Bob Martin announced the Maine Medical Center Community Action Council will meet on Jan 15th at 5pm to address the needs of homeless with medical needs. See flyer below. If you would like to attend, please reach out to Bob.

(Photo L-R: Rusty Atwood, 2nd VP Amy Chipman, Alexis Pathwick-Paszye and Dan Costigan.)

Rusty Atwood, Youth Service Committee, introduced Dan Costigan, Asst Principal at Cheverus High School, who introduced our Youth Service Award recipient.... Alexis Pathwick-Paszye. We are proud to recognize her and her parents Christopher and Deborah, with a check of $1000, plus $100 donated in her name to the Kennebec Valley United Way.

(Photo L-R: Paul Tully, Kristina Sabasteanski, and Bruce Jones.)

Paul Tully and Bruce Jones were armed with good news for VAST, the Veterans Adaptive Sports & Training program at Pineland Farms. The duo presented VAST Director Kristina Sabasteanski (2x Olympian in biathalon) with $2000 in compound pulley bows. This was a follow up from our Veterans Lunch back in November, where the donation was first announced.  VAST provides veterans with disabilities a host of different physical activities and sports. It is free to those who are disabled, or those who provide volunteer support. 

01/12/18 Bits & Pieces Tom Talbott 2018-01-19 05:00:00Z 0
Posted by Jan Chapman

Bob MacKenzie is a 29-year veteran of law enforcement, currently serving as Chief of Police with the Kennebunk Police Department. Chief MacKenzie began his law enforcement career in 1988 with them and rose through the ranks, being promoted to Chief of Police in 2008.

Chief MacKenzie is a graduate of the 243rd FBI National Academy in Quantico, VA, and holds a Bachelor of Science degree in Criminal Justice through Husson University. Chief MacKenzie is the producer of the “Point of No Return,” a 30-minute movie which depicts the consequences of underage drinking and has been shown in 34 states. Chief MacKenzie is a Past-President of the Kennebunk Rotary Club in which he has served for the past ten years and is the Chair of the Rotary District 7780 Recovery Initiative.

*01/19/18 Robert MacKenzie, Kennebunk Chief of Police Jan Chapman 2018-01-19 05:00:00Z 0
Posted by Bob Martin

“A lot has changed; a lot has stayed the same.” That was Peter Van Allen’s response to David Clough’s question in his introduction of our speaker, noting that Van Allen first addressed our club in 2015 just after he moved to Maine to assume his managing editor role at Mainebiz. “I’ve been on the road a lot,” he said. “From Kittery to Fort Kent, participating in Mainebiz events," some of them sponsored by our own Peter Moore.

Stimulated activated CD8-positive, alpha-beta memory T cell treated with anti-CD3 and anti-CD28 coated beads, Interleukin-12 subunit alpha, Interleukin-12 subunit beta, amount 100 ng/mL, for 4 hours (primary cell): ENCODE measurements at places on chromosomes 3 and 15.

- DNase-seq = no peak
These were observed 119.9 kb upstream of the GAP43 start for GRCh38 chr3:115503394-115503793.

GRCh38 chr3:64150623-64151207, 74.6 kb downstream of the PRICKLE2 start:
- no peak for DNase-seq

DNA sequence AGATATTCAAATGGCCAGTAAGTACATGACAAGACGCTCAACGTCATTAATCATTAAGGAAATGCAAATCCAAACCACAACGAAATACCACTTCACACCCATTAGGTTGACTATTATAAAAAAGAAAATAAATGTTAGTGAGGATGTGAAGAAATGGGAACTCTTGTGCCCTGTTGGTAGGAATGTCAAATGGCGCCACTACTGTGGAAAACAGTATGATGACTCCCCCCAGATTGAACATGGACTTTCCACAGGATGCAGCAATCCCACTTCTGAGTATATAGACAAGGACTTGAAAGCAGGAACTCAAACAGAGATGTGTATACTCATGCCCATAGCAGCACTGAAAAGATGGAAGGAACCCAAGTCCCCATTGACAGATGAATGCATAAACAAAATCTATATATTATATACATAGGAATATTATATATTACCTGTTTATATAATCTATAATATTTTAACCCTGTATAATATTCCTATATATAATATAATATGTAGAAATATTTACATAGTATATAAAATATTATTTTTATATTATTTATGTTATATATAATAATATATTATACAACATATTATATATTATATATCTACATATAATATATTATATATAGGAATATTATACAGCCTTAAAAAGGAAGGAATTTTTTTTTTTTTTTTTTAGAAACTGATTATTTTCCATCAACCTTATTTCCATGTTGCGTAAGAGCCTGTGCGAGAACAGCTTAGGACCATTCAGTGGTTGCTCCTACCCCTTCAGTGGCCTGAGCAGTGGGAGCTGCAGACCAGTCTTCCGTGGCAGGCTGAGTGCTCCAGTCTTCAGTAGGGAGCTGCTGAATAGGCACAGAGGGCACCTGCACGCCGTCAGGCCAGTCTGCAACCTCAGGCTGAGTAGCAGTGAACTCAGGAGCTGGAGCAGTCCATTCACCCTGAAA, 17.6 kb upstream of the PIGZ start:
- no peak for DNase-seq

He pointed to examples of changes around Portland: WEX’s announcement to move their corporate headquarters to the Portland waterfront; Tilson Tech’s new offices and the heavy condo development in the India Street area; and the growth of Maine’s craft beer industry. “Craft beer adds a lot of sizzle to the Maine economy, but it’s never going to replace the larger industries the state has lost like paper,” Van Allen cautioned. He also commented on the thriving real estate industry and the contributions to his understanding of it by experts like Justin Lamontagne. “The rest of the state, however, is clearly in a different situation,” he said. Invoking a metaphor attributed to the peripatetic editor Tony Ronzio, Van Allen pointed to the “Volvo Line” that tends to divide the states demographic makeup.

The best gauge of change Van Allen suggested was captured in the most recent issue of Mainebiz where five economists offered their prognostications about the state’s future growth, along with comments from four business leaders. “Most offer cautious optimism,” Van Allen reported. “But there are some warning bells about problems ahead. We want change, but not too much.” He quoted Jim Damicis, an economic consultant, who told the paper that “far too many projects take too long to come to fruition.” He said a good sign was that there are 600 more construction workers on the job now versus a year ago, and employers are continuing to look for people. “Maine Med is on the cusp of a $500-million expansion and is seeking 75 additional doctors.” But he pointed to Jeff Zauchau, President of Zauchau Construction, who warns that while he is “cautiously optimistic…I fully expect at some point [the economy] will turn again after a strong 2017.”